Mar. 8th, 2009

logomancer: Xerxes from System Shock 2 (Default)

The problem with text-based online social interactions is that it's hard to tell when you're annoying someone. This hit home for me again when a friend of mine de-friended me because I hadn't posted anything but twitter posts since Obama's inauguration. Given that a number of my other friends (and friends of friends) feel the same way, I suppose I owe people an explanation.

For a while, I've always had trouble with these kind of posts. For one, it requires me to be at a computer with an Internet connection for at least half an hour, usually more. This is not a small obstacle, for I no longer have net access on VT campus, and work is also right out. So, realistically, I can only post "real posts" at home, and I'm not home much during the school year, when Spiel and VTSFFC require my attention.

In addition, I find I rarely have the patience or concentration necessary anymore to sit down for a computer for a half-hour and type. There are different factors to this — part of it is that I usually come home from work pretty damn tired, part of it is that I get distracted easily (ADHD, folks), and part of it is that it feels like nobody reads my blog anyway except to leave nasty comments, so why bother? For those reasons, I haven't posted very many "real posts", but this often results in the few people who do read this blog wondering if I was still alive. Clearly, a new strategy was needed.

So I began experimenting with different methods of posting. At first, I tried voice posts. It seemed OK -- people got to hear me talk about my day, and other people could ignore it at will. But problems arose; friends lacking sound — like my friends who read LJ at college libraries — couldn't hear my posts, and nobody transcribed them. So this caused annoyance, and more work for me transcribing entries. Eventually, I decided it wasn't worth the grief and bother and went back to posting rarely. But as mentioned before, this was a suboptimal solution.

And then someone introduced me to twitter. And I liked it -- it let me post from anywhere I could get cell signal. It let me post without me losing focus. I could aggregate the day's posts into one LJ post without any major effort on my part. All seemed well — until I realized that I annoyed one person to the point of de-friending me, and others were apparently not far behind.

Twitter is annoying to some people, and I can understand why -- people post cryptically sometimes, and the twitter replies are meaningless without context; thus, many twitter posts would clog up a person's friends list on LJ for no good reason. I admit to being part of this problem, and I've done my best to mitigate it. If it's not a reply to someone else, I try to post complete thoughts on twitter. And these days, I've reduced the clutter by not including replies in my tweet posts and putting those behind a cut, so hopefully that will reduce the clutter.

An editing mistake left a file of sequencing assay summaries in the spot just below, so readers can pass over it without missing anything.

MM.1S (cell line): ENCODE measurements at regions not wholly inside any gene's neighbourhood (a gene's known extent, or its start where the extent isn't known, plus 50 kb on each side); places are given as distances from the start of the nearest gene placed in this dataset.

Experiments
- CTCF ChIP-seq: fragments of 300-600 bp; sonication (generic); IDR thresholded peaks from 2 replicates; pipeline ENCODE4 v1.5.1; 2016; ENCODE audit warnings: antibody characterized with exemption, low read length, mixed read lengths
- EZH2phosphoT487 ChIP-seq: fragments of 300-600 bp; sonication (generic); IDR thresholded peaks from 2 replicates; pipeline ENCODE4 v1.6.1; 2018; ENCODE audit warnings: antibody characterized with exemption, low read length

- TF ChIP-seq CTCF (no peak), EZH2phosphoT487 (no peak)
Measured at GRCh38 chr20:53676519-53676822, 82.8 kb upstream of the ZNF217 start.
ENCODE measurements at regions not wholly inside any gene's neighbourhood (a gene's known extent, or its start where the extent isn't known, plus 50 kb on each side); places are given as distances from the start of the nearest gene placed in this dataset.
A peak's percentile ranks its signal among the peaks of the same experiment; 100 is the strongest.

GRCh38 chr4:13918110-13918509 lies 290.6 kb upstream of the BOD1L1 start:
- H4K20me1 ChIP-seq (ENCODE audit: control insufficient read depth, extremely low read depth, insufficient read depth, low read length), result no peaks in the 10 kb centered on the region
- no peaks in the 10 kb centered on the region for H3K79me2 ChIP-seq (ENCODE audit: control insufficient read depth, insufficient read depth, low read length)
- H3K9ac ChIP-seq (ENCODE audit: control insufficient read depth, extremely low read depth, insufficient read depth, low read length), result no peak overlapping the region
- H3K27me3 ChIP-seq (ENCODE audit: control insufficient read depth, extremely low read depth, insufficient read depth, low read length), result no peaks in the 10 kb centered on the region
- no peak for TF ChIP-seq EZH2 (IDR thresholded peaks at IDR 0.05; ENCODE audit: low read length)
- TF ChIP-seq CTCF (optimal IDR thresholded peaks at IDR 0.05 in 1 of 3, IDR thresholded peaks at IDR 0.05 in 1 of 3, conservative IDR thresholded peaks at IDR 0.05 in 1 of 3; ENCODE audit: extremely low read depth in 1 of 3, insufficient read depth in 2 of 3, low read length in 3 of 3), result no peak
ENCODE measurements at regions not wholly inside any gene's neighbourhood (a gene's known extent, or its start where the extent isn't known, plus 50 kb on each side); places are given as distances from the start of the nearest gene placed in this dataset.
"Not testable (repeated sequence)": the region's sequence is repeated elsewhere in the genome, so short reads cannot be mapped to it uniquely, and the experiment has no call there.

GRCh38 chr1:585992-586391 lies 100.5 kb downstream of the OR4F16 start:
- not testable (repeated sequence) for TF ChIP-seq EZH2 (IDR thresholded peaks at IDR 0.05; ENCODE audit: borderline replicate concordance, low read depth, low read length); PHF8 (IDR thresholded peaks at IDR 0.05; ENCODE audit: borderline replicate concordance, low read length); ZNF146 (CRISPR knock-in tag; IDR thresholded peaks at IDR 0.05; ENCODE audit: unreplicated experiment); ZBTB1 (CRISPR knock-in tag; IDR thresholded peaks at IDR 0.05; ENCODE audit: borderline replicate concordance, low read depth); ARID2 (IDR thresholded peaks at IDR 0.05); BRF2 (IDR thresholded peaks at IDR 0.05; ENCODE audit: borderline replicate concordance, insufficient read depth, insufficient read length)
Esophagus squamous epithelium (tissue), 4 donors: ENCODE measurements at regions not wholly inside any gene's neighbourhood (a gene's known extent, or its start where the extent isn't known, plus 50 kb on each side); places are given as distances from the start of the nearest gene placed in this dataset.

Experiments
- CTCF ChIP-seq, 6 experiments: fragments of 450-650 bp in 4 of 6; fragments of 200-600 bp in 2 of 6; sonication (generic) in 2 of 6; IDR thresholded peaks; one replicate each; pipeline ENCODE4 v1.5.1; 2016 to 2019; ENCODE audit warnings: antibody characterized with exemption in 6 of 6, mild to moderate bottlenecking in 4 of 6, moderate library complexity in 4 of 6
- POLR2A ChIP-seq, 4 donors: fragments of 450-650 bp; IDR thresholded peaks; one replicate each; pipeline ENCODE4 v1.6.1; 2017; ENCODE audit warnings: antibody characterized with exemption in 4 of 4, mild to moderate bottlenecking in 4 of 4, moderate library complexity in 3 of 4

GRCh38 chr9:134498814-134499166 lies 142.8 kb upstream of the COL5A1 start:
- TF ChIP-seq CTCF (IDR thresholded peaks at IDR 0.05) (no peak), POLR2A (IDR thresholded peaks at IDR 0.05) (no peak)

I'm also open to new ideas about what to do about this situation. I don't like people having to de-friend me for being incessantly annoying, but I do want to share my thoughts with you all.

logomancer: Xerxes from System Shock 2 (Default)

Let me tell you a story. It was about a builder who saw two things he didn't like: 1) people sleeping when the sun was out, and 2) cutting short his golf game because it was dark. A normal person would have minded his own busines about his colleagues' sleep habits, or found some other sport to play in the summer. But this guy, he proposed setting everyone's clock ahead one hour to correct what he saw as huge problems.

And thus, Daylight Saving Time was invented. To keep people awake during the day, and so that he could enjoy his golf game.

At first, this idea rightfully didn't make much headway. But then retailers and others got into the act, and then eventually, like all bad ideas, it was implemented during a real or perceived crisis. This one was World War I, and it was done to decrease the hardships felt by coal shortages, although how the hardship mitigation came about is beyond me. After the war, most countries that implemented DST went back to Standard Time.

The US, meanwhile, let the states decide how to observe DST, which led to large amounts of grief as people tried to figure out what time it was in that particular town. Congress stabilized things in 1966, standardizing DST...until they had to screw with it in 2005, on the premise that it would save energy. A senator from Wyoming advocated ending DST in November instead of October to give the children more daylight for trick-or-treating on Halloween. I shit you not.

All of this is insane. There is absolutely no good reason to change our clocks during the summer -- it doesn't save energy, and it doesn't do anything beneficial except increase the profits of a few select retailers. We're spending millions, confusing people and computer alike, and all for the sake of some retailers' bank accounts. And that one guy who wanted his golf game.

And that is why DST is an incredibly dumb idea.


logomancer: Xerxes from System Shock 2 (Default)

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